Bile acid malabsorption (BAM) is a common but an underestimated and often neglected sign of inflammatory bowel diseases (IBDs), especially those affecting the distal ileum. Clinically relevant BAM is most often present in patients with Crohn's ileitis and particularly in ileal-resected Crohn's disease patients. However, deterioration of bile acid (BA) metabolism occurs also in patients with IBD without ileal disease or in those in clinical remission, and the role of BAM in these patients is not well appreciated by clinicians. In a majority of cases, BAM in IBD is caused by impaired conjugated BA reabsorption, mediated by apical sodium/BA cotransporting polypeptide, localized at the luminal surface of the ileal enterocytes. As a consequence, numerous pathological sequelae may occur, including the malfunction of lipid digestion with clinical steatorrhea, impaired intestinal motility, and/or significant changes in the intestinal microflora environment. In this review, a detailed description of the pathophysiological mechanisms of BAM-related diarrhea is presented. Although BAM is present in a significant number of patients with Crohn's disease, its laboratory assessment is not routinely included in diagnostic workups, partially because of costs, logistical reasons, or the unavailability of the more sophisticated laboratory equipment needed. Simultaneously, novel findings related to the effects of the BA signaling pathways on immune functions (mediated through TGR5, cell membrane G protein-coupled BA receptor 1, nuclear farnesoid X receptor, nuclear pregnane X receptor, or nuclear vitamin D receptor) are discussed along with intestinal metabolism in its relationship to the pathogenesis of IBD. Copyright © 2014 Crohn's & Colitis Foundation of America, Inc. Source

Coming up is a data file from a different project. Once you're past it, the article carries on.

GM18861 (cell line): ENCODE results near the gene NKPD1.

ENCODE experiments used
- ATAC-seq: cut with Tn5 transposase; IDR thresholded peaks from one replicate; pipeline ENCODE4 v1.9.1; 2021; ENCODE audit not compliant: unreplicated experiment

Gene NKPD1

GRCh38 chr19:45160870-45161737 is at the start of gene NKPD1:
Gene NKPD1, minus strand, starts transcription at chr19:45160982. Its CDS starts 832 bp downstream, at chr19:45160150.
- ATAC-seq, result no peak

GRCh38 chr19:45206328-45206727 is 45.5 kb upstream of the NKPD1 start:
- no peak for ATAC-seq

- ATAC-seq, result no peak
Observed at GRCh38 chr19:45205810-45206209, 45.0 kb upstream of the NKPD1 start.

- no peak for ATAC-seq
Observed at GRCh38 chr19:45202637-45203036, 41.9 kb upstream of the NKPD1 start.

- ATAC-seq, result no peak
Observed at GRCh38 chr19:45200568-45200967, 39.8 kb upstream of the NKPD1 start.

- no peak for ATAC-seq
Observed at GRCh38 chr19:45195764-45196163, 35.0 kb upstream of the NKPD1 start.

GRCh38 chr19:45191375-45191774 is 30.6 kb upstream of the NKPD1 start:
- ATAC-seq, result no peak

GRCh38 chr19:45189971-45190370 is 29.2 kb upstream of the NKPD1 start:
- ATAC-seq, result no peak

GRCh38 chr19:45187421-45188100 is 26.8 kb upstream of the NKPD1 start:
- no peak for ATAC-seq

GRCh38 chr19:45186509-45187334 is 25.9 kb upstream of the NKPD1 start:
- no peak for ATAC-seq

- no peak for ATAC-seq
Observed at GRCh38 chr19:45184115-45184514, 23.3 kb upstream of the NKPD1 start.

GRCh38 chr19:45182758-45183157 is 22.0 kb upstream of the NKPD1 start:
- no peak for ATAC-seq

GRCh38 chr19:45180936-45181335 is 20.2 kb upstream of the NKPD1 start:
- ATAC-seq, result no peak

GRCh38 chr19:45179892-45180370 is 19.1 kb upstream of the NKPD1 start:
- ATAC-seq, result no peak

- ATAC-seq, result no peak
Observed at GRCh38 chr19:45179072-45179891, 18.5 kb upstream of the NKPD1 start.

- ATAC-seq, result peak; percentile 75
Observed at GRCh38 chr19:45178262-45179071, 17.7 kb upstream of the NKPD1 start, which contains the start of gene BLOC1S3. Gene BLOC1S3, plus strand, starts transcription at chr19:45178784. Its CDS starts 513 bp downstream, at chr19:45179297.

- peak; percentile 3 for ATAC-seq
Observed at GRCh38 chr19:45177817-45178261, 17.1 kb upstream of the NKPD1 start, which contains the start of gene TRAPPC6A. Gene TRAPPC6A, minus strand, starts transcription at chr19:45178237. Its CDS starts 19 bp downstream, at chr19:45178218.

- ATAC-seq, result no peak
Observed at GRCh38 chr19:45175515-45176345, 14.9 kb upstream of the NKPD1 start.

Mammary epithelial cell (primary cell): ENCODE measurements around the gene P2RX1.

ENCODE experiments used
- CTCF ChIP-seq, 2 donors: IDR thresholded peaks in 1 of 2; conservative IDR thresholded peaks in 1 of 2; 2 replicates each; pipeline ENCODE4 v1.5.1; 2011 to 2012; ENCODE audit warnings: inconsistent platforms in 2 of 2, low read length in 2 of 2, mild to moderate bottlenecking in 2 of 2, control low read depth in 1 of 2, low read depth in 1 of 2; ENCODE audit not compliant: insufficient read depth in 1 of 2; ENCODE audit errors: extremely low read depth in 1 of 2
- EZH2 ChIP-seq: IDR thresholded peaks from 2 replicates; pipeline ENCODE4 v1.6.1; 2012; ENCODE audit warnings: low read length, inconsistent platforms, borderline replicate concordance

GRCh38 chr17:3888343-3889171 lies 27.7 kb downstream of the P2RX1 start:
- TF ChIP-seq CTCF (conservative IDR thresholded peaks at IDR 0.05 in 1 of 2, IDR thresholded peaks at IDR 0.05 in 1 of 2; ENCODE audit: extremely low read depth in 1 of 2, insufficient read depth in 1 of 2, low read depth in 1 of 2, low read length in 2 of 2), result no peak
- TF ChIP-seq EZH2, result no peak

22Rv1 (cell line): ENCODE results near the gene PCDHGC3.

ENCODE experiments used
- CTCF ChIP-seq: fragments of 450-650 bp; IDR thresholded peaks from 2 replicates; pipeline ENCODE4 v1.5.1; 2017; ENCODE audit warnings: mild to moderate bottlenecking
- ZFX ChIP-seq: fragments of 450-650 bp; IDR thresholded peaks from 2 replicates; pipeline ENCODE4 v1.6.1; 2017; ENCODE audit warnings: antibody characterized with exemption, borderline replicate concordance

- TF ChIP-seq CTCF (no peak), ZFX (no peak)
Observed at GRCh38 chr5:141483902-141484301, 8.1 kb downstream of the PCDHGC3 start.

Stepnika P.,Charles University
Chemical Society Reviews